Spaces In Between.

Posted on January 5, 2015


20150104_125626It’s Sunday night, it’s quiet at home, and I’m the exhausted. I’m not sure if it was yesterday’s cross country skiing, today’s powder turns at Discovery Basin, or if it’s from tonight’s curling match my friends and I just won at the community ice center. It doesn’t matter which, not yet, because this is exhaustion from living. I’m flat tired from living as much as I could. In a few day’s time the exhaustion will be different, a result of the chemotherapy drugs coursing through my veins. But not tonight.

On Wednesday of this week, I head back to St. James Oncology to begin the final ‘mop-up’ chemo. Four months, every other week, I’m scheduled for a four-hour infusion at the hospital along with and a take-home 48-hour drug pump (similar to the man-purse I had pre-surgery). It’s a different potion, a mix of a couple drugs–officially called Oxaliplatin, but referred to as the cuter sounding ‘FOLFOX.’

This new recipe comes with a new host of possible side effects- queue the fine print- not only your run-of-the-mill nausea, vomiting, diarrhea, and fatigue, but most concerning, neuropathy (tingling numbness, pins-and-needles pain, and hypersensitivity to cold sometimes lasting years). Not only do I get to look forward to that bag of treats, FOLFOX also comes with a possibility of persistent 1472996_10100137014154769_2100375312_nhiccups. I’m not making this stuff up.

The good news is that, as a result of a successful surgery–clear margins and no lymph nodes–my follow-up chemo has been reduced to four months from the previously thought six. Additionally, my Oncologist basically told me that I was on a short leash; if anything feels/seems goofy, he wouldn’t hesitate to reduce dosage, or even stop if necessary.

Goofy… like persistent hiccups, or something.

So in the meantime, I have been living in yet another window of relative normalcy; a space between the dark clouds of this journey through cancer. And trying to make the most of it.

For the most part, my recovery from surgery has been solid, even though I feel like I’m plateauing a bit of late. I have two persistent issues that I’ve dubbed ‘The Bends’ and ‘Chipmunking’ (sometimes referred to as ‘prairie dogging’).

I was warned that my rear-end would likely be the longest lingering pain, and it seems things are shaping up that way. Right off the bat, it was evident that pressures on the area were painful, but I’ve found that when I stand up or sit down (applying and releasing pressure) there is a strange hurt that I feel simultaneously in my bottom and in my stomach. It’s deep in my core, as if my guts are still stretching and trying to reimagine a new life for themselves after 33 years. It’s not a striking pain, nor an ache, but a mixture of both-something I’ve never felt 20141220_115243before… hence the name ‘bends.’ It seems to subside after a few moments after the sit/stand transition; as if my innards have found their temporary home. A dose of ‘ugh’ is about all I have to defend myself against the ‘bends.’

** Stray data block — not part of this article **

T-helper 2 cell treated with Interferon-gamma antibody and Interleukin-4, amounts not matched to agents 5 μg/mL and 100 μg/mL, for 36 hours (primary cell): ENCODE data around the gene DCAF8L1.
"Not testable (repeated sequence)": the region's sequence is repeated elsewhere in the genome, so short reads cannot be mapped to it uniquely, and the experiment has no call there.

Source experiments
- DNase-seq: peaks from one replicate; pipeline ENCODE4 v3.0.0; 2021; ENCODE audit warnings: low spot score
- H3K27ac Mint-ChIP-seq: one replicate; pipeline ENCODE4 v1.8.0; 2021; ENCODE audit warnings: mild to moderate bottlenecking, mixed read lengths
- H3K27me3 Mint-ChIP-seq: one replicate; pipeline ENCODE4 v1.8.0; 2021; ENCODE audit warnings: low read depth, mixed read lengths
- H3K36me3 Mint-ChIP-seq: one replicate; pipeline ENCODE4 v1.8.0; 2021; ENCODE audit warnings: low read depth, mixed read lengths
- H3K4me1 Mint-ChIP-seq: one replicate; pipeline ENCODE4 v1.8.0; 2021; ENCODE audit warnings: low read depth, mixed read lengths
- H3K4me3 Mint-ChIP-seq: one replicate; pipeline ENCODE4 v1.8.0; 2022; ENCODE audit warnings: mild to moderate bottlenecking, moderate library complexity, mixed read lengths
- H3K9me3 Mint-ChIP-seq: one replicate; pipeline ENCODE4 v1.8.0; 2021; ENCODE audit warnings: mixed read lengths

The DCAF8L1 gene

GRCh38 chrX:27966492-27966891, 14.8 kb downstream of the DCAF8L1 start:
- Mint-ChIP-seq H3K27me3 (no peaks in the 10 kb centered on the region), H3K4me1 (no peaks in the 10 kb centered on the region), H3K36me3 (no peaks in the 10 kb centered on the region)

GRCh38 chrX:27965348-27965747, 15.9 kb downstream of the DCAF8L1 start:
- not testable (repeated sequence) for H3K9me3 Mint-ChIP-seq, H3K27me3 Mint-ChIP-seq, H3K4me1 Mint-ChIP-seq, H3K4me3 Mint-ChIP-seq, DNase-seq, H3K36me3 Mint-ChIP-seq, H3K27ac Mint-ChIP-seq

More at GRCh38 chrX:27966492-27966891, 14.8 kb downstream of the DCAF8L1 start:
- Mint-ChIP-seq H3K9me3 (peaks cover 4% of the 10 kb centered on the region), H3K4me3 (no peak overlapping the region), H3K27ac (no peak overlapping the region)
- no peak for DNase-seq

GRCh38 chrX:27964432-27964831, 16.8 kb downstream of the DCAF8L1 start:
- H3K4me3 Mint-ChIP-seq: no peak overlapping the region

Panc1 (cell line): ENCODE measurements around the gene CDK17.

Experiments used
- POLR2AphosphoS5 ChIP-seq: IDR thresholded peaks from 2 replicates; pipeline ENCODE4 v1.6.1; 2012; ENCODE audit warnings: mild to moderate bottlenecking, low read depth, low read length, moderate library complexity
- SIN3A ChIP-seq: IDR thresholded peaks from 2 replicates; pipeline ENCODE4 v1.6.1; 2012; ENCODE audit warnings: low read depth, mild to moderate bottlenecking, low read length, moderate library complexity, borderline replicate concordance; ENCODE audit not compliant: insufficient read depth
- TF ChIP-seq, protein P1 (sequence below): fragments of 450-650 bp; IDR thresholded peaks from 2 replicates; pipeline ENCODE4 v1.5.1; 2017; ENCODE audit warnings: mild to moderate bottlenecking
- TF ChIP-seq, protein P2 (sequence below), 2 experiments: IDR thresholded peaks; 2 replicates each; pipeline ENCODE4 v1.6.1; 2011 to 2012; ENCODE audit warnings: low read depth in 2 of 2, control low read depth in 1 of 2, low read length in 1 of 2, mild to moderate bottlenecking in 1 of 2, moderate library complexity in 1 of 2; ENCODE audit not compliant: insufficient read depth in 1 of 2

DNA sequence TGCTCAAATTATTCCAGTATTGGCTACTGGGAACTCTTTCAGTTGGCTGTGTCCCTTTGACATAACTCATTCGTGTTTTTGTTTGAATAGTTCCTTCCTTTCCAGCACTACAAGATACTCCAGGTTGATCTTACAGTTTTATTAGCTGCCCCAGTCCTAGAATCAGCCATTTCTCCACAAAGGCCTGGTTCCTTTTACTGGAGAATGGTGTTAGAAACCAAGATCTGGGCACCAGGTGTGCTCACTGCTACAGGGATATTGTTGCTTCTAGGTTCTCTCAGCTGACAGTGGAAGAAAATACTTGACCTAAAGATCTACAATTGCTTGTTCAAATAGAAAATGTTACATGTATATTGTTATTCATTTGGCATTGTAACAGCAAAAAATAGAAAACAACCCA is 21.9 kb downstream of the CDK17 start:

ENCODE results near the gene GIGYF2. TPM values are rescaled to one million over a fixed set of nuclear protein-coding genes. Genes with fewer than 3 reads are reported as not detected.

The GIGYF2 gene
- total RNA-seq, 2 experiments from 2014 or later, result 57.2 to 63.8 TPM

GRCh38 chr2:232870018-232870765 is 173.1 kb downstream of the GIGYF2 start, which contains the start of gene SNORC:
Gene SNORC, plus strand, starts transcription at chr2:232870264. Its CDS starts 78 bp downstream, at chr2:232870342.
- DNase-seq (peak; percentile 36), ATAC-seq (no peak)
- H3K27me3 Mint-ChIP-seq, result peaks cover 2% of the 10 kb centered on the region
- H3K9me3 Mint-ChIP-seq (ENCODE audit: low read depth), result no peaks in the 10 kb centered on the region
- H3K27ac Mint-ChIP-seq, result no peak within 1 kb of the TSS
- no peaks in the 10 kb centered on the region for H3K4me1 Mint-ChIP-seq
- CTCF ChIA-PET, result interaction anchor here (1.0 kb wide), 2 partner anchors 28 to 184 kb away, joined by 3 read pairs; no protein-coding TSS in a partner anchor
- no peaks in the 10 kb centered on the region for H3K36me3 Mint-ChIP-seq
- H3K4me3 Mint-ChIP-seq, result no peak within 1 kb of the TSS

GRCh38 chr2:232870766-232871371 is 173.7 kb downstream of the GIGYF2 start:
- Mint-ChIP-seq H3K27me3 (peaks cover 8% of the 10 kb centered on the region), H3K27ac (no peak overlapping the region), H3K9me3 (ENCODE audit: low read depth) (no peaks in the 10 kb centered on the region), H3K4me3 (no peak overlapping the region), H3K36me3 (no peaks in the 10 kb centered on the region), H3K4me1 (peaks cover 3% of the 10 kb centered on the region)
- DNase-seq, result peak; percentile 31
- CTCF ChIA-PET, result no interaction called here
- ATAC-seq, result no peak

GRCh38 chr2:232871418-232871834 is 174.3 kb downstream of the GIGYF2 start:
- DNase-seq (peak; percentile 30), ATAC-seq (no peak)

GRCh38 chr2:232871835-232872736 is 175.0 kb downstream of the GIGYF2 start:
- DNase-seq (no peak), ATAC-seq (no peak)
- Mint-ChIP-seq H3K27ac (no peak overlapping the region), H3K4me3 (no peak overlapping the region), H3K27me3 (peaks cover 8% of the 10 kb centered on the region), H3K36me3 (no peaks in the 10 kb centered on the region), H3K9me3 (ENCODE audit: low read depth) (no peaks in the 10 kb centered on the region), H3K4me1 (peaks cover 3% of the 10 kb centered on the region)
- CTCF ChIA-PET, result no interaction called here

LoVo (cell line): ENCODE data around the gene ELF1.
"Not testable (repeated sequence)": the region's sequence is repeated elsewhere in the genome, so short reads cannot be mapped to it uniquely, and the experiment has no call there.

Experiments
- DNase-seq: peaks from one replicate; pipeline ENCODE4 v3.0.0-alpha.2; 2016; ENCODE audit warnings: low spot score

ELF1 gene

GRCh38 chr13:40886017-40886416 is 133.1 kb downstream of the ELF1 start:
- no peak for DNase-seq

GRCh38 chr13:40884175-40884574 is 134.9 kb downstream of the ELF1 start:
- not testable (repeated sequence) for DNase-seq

Another symptom I’m discovering as I become more active, is ‘chipmunking.’ I’m pretty open about the sewn-up, solid state of my booty, so those familiar with the term chipmunking, may not quite understand (like when you have to go number 2 so bad it’s peeking out, like a chipmunk or prairie dog emerging from its hole). The more I’m active, the more I get a chipmunk-related sensation at the end of the day. What I suspect is happening, gravity creates constant pressure on my underside from my insides pushing down for a period of time. The pressure causes the still sensitive area to swell, causing achy pains on my tailbone and all those other internal pipes and organs. Frankly, it just feels like I’m carrying around a 25-pound load in my butt; I’m sure seeing me walk looks much like a toddler with a 25-pound load in their diaper.

IMG_2932My stoma has healed well, and has stabilized at a one-inch diameter (now that the swelling has passed). Speaking of 25-pound loads, my colostomy bag has been an adventure in itself.

I awoke on Christmas morning before my alarm, with an itchy sensation around my bag’s seal (the sticky ‘wafer’ on my stomach that attaches the bag to me, and protects my skin from the stoma output). I didn’t think much about it and lightly itched… my fingers became suspiciously gooey. I jumped out of bed and got to the bathroom to notice a vein of poo squirting out the side of the seal. It woke me up pretty quick.

I prepped my colostomy change toolbox– a routine of spreading out paper towels, adhesive remover, a new bag and scissors, a plastic grocery bag for garbage, stoma powder, skin prep packets–as I danced around the bathroom trying to keep poop away from clothes. The second I began peeling the wafer from my skin, the entire bag immediately dropped into my hands, revealing a perfectly shaped, two-pound poop pancake squished between my stomach and colostomy bag. Somehow during the night, the bag’s seal released and my stoma must have kept pushing poo under, instead of into, the bag.